Hi! Did you know your browser is outdated? For a more robust web experience we recommend using Safari, Firefox, Chrome or Opera.
Jenny Tsai_thumb
Ninth Circuit Victories by Alumni Improve Immigration OpportunitiesStory
Professor and Former Dean Jeffrey Brand Honored by OneJusticeStory
Josh Davis_thumb
Professor Joshua Davis Named Associate Dean of the USF School of LawStory
Jesse Gossett_thumb
Student’s Article on Executive Compensation to be Published in UC Davis Law JournalStory
Law Student Elected SF Board of Supervisors Interim PresidentStory
Moot Court Teams Succeed in Fall CompetitionsStory
Beyond protests 2015_thumb2
MLK Day Panel Examines How to Improve Police and Community InteractionsStory

Recent Alum Fights for Refugee Rights

January 17, 2012

The University of San Francisco Center for Law and Global Justice is sponsoring a fellowship in Dar es Salaam, Tanzania, this academic year in partnership with Asylum Access, an international nonprofit dedicated to refugee rights.

Ben Lewis '11 (middle) at Asylum Access in Tanzania.

As an Asylum Access fellow, Ben Lewis ’11 represents refugee clients, advocates before the Tanzanian government and United Nations High Commissioner for Refugees, and helps build relationships with other refugee-rights organizations.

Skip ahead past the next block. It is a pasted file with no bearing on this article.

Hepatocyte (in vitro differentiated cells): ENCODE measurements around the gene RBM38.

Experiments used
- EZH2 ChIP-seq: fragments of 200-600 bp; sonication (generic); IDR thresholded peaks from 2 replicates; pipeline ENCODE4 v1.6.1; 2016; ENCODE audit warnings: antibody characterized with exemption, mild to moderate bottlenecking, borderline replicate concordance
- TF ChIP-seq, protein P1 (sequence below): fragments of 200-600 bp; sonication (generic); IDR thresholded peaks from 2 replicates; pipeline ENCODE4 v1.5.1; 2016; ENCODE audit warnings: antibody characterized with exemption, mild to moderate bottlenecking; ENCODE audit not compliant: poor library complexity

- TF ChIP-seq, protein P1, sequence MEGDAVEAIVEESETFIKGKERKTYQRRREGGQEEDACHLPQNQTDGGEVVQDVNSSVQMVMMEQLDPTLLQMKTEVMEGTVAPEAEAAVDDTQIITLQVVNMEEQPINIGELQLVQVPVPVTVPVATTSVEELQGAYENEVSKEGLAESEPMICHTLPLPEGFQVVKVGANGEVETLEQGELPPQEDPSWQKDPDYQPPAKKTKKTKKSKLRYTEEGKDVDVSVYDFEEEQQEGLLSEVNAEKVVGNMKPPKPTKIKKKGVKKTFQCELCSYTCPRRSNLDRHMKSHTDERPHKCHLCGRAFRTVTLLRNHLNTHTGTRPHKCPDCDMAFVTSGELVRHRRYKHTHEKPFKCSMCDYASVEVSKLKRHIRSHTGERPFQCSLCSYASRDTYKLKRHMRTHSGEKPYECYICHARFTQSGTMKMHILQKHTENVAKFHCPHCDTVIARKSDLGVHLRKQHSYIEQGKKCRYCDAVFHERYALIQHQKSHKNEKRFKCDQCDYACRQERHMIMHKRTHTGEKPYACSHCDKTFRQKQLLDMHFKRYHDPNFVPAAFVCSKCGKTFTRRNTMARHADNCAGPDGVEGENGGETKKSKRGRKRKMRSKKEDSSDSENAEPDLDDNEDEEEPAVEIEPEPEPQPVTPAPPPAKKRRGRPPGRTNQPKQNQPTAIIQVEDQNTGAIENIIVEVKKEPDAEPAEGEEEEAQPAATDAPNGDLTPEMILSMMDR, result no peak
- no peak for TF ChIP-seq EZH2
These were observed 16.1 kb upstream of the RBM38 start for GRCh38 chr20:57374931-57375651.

“The international legal issues that I confront daily are extremely complex and on the cutting edge of refugee and asylum law,” Lewis said. “Their outcomes are also of vital importance to my clients.”

One of Lewis’ clients is a Kenyan man who fled to Tanzania following Kenya’s 2008 post-election violence. More than 1,200 people were killed in the ethnic tensions that arose and approximately 350,000 were displaced. The client and his family have experienced beatings, imprisonment, and multiple attempts on their lives.

“The family made the brave decision to leave their country in search of refuge in Tanzania. But, upon arriving, they have been met with a political and legal regime stacked against them,” Lewis said. “Despite a…‘well-founded fear’ of persecution, the family’s application for asylum has been denied by the government and now they must make the difficult decision to flee elsewhere or to remain in Tanzania as illegal immigrants.”

Lewis is filing an appeal with the Tanzanian government and has sought financial, housing, and medical assistance on behalf of his client and family, who are unable to legally work, receive medical care, or attend school in Tanzania.

“I am confident that my USF legal education has prepared me well to meet this and future challenges,” he said.